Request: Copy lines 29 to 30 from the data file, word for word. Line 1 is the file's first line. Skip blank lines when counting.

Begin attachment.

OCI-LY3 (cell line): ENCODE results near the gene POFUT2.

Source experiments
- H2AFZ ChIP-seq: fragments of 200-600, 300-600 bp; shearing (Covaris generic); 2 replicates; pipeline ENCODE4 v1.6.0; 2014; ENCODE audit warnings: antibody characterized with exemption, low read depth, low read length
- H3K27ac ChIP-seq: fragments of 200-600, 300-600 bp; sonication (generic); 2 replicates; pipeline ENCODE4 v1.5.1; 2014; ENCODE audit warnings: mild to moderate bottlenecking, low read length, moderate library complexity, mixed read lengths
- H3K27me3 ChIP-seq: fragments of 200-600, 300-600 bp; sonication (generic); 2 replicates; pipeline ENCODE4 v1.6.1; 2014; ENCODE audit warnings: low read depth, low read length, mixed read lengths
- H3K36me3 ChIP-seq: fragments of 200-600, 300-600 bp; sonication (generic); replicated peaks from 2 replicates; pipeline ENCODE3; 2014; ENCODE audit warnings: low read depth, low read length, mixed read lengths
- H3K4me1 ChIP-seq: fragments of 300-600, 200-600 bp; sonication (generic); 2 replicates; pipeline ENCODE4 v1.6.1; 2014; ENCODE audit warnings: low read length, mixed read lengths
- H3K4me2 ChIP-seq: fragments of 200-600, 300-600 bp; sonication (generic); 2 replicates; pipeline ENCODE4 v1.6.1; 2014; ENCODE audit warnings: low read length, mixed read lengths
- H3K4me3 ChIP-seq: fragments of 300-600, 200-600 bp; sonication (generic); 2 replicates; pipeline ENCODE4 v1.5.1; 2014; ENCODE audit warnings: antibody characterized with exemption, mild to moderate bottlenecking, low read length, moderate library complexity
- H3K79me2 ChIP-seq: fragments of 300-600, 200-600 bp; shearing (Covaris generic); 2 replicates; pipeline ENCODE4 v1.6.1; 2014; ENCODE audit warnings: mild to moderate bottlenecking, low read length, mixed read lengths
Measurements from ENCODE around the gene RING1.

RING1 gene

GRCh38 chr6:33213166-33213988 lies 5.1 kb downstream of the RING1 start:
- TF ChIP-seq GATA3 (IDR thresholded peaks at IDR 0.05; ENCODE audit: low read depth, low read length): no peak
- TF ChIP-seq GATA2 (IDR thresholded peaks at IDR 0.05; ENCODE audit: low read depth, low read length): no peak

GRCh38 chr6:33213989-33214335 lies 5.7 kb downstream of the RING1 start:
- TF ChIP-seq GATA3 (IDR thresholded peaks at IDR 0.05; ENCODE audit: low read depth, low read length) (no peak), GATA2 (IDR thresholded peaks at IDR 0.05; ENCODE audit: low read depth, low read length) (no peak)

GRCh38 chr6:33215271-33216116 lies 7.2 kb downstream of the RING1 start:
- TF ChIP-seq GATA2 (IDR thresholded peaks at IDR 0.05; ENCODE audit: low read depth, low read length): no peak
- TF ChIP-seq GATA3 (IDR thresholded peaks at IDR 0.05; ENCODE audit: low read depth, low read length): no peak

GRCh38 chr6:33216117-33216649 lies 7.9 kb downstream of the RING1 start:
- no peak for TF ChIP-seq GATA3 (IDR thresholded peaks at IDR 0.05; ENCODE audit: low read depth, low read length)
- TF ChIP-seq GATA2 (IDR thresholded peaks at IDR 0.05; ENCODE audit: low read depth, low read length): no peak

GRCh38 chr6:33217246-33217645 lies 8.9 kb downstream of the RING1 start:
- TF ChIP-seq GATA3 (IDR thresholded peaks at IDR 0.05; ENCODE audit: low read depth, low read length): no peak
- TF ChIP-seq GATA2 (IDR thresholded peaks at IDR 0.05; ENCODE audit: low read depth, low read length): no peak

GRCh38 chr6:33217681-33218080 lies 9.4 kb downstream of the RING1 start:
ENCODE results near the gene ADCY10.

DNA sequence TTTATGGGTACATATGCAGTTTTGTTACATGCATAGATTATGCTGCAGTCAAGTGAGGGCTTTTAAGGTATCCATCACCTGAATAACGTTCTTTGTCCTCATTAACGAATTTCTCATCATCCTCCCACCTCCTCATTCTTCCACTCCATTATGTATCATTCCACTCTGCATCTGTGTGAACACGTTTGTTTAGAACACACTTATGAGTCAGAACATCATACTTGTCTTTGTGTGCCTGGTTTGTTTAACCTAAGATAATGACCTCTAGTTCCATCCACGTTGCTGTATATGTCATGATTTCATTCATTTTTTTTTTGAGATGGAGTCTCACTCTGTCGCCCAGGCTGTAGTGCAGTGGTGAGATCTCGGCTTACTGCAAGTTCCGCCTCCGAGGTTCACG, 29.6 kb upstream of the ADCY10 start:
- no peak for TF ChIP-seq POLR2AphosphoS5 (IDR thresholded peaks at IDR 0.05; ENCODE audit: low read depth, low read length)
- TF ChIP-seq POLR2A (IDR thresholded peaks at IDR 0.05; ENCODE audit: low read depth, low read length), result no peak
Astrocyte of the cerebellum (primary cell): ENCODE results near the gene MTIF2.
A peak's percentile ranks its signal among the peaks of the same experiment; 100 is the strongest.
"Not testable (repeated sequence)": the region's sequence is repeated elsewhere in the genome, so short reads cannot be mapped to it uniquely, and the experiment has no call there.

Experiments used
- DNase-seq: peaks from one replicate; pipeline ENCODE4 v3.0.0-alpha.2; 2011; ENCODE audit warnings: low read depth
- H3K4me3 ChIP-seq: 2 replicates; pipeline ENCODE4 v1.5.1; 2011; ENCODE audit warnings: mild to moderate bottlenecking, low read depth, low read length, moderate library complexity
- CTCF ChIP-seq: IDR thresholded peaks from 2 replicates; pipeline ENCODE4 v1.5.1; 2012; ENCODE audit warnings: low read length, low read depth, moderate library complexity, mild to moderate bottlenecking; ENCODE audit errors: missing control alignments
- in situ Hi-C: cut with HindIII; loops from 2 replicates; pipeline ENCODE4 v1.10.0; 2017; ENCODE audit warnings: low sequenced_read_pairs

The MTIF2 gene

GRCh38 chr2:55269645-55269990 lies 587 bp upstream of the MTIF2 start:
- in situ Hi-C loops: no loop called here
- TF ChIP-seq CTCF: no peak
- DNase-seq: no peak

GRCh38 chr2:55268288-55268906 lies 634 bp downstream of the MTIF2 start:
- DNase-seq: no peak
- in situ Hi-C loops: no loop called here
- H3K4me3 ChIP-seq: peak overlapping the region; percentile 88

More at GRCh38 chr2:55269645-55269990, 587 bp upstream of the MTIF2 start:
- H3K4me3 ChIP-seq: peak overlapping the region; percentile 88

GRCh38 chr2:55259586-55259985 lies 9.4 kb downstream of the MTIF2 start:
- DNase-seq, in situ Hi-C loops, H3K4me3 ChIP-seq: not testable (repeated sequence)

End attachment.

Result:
DNA sequence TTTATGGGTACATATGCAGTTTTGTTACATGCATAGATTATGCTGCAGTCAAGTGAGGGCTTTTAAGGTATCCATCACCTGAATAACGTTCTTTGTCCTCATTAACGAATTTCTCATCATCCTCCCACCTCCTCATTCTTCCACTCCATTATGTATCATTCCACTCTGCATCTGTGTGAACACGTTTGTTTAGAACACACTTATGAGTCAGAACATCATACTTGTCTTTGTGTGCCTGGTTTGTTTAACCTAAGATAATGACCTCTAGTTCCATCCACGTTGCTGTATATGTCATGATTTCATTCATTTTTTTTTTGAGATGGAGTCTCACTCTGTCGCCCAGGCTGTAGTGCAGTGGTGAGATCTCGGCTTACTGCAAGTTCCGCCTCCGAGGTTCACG, 29.6 kb upstream of the ADCY10 start:
- no peak for TF ChIP-seq POLR2AphosphoS5 (IDR thresholded peaks at IDR 0.05; ENCODE audit: low read depth, low read length)